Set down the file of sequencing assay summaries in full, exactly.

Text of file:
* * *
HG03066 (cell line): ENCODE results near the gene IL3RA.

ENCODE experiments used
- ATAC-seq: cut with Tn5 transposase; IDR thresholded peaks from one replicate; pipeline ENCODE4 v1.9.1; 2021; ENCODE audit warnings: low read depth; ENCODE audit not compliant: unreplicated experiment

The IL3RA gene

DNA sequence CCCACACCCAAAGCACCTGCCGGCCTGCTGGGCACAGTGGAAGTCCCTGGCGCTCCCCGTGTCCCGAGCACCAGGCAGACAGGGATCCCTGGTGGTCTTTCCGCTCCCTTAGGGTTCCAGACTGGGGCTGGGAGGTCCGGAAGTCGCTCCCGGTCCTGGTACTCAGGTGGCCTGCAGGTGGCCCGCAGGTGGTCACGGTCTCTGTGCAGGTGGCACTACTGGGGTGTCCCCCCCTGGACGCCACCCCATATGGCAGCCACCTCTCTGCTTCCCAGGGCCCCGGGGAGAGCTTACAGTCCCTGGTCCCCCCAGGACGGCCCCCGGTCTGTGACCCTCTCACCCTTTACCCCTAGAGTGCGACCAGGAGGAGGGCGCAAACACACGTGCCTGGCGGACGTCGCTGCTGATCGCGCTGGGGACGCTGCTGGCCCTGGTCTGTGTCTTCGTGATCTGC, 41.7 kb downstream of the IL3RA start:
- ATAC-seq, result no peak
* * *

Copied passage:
HG03066 (cell line): ENCODE results near the gene IL3RA.

ENCODE experiments used
- ATAC-seq: cut with Tn5 transposase; IDR thresholded peaks from one replicate; pipeline ENCODE4 v1.9.1; 2021; ENCODE audit warnings: low read depth; ENCODE audit not compliant: unreplicated experiment

The IL3RA gene

DNA sequence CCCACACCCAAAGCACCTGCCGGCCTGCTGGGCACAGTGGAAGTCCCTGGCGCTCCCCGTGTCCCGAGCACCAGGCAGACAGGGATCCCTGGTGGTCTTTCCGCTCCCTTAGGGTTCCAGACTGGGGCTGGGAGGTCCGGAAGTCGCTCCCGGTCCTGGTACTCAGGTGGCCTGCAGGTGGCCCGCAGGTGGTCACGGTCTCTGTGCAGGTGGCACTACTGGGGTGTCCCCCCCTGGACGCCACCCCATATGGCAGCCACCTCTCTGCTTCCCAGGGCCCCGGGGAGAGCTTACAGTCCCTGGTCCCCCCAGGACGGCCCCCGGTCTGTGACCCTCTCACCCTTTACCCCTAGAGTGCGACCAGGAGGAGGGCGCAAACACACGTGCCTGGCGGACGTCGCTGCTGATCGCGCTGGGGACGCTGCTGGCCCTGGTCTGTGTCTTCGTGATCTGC, 41.7 kb downstream of the IL3RA start:
- ATAC-seq, result no peak